|Title||Soil gas sampling and analysis in petroleum contaminated transportation department right of way|
|Publication Type||Journal Article|
|Year of Publication||1995|
|Authors||Ostendorf DW, Lutenegger AJ, Pollock SJ|
|Journal||Transportation Research Record|
|Keywords||Biodeterioration, contaminants, Gas chromatography, Gases, Hydrocarbons, Petroleum, Right of way (Land), Sampling, Soil components, Spills (Pollution)|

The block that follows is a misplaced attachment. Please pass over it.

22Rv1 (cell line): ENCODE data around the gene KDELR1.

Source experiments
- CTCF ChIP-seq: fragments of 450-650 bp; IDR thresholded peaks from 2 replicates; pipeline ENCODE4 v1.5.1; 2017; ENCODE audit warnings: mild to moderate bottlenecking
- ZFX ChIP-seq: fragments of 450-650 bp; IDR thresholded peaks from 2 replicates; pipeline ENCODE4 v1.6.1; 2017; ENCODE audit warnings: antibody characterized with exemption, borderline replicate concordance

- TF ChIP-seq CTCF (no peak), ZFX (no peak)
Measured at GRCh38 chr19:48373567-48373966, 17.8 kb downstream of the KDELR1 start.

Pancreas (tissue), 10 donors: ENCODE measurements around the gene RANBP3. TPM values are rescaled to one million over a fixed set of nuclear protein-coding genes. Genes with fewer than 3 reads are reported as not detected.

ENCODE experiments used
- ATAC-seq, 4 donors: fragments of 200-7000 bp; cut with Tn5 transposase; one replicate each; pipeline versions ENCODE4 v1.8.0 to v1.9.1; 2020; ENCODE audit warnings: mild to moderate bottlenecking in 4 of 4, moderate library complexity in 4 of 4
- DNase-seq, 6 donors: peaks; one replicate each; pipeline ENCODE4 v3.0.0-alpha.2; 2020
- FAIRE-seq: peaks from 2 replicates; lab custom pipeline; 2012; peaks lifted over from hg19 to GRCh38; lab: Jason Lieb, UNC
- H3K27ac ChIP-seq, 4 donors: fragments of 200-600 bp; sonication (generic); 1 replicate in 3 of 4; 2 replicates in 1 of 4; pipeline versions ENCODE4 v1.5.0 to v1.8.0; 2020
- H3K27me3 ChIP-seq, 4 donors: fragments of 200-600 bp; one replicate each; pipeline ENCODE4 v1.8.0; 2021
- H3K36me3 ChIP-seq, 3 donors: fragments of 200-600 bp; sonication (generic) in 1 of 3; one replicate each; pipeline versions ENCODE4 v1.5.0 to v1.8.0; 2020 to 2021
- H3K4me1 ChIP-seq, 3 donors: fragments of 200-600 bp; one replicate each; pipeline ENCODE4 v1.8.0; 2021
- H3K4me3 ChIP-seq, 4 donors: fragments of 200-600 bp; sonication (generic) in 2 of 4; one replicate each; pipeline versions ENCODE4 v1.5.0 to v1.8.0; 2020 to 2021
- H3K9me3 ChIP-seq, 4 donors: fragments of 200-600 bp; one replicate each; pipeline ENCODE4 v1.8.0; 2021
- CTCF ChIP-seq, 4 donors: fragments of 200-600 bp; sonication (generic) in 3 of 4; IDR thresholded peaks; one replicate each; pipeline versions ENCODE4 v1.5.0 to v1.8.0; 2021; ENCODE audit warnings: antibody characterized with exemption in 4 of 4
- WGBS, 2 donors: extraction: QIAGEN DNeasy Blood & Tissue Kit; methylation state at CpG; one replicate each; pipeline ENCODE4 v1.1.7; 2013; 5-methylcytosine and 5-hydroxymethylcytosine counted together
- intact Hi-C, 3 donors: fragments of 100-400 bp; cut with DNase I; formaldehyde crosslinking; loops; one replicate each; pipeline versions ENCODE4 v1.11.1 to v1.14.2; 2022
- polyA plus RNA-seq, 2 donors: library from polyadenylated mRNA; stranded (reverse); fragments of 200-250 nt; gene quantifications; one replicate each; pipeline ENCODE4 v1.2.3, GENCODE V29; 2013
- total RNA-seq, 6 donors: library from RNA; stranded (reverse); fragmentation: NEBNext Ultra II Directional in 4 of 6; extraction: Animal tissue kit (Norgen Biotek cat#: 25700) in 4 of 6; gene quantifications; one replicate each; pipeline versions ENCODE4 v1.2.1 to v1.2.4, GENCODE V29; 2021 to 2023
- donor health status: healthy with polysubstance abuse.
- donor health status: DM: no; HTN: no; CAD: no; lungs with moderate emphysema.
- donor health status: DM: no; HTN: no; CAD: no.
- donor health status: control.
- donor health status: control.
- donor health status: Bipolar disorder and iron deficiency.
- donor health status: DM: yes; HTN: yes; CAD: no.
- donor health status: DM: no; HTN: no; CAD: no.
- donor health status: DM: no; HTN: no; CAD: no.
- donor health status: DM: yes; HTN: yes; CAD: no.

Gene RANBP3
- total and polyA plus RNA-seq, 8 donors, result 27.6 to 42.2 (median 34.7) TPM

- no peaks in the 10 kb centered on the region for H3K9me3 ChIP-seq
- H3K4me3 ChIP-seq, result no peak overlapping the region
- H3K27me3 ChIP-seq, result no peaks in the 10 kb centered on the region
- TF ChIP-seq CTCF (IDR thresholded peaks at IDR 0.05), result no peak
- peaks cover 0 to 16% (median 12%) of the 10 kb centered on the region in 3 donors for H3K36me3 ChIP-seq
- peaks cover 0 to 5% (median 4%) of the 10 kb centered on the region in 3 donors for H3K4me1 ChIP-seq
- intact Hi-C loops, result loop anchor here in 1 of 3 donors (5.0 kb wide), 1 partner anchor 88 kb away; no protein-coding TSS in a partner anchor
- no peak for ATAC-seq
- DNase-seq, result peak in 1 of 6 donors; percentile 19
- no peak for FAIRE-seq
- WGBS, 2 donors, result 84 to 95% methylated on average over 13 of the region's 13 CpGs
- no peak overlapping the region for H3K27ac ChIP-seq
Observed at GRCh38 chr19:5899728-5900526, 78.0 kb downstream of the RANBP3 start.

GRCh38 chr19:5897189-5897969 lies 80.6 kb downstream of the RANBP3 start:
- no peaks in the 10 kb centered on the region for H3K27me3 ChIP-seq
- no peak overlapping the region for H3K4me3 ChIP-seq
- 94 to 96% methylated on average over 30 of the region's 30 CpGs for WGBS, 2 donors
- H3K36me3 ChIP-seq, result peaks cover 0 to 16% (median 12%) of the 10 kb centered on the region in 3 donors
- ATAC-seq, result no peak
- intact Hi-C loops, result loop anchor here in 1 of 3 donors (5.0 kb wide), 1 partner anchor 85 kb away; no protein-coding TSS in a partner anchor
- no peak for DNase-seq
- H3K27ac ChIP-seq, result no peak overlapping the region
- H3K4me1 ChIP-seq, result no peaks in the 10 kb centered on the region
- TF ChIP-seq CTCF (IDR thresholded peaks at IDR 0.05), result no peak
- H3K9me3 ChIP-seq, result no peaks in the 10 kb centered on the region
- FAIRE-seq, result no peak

The lateral distribution, approximate composition, and aerobic biodegradation potential of vapors from a petroleum hydrocarbon spill in a Massachusetts Highway Department right of way was inferred from soil gas sampling technology and analyses. Stainless steel vapor probes were driven into the heterogeneous, nonuniform, contaminated sand of the right of way by a drill rig-mounted hammer. Stainless steel tubing clusters with sintered stainless steel filters were installed at selected locations in the right of way as well. A metered vacuum pump transferred soil gas from the probes and clusters into Tedlar bags for on-site analysis by a combustible hydrocarbon meter, an oxygen analyzer, and a portable gas chromatograph. Floating product from existing monitoring wells was brought to the laboratory for headspace analysis by gas chromatograph/mass spectrometer to identify the hydrocarbon vapor constituents and estimate the saturated vapor pressure. This headspace sample was used to calibrate the portable gas chromatograph and integrate the meter readings and chromatograms into a common hydrocarbon data base used to delineate the horizontal extent of the petroleum spill. The observed oxygen levels were input to a simple coupled transport model that confirmed the aerobic biodegradation potential of naturally occurring microbes in the site soil.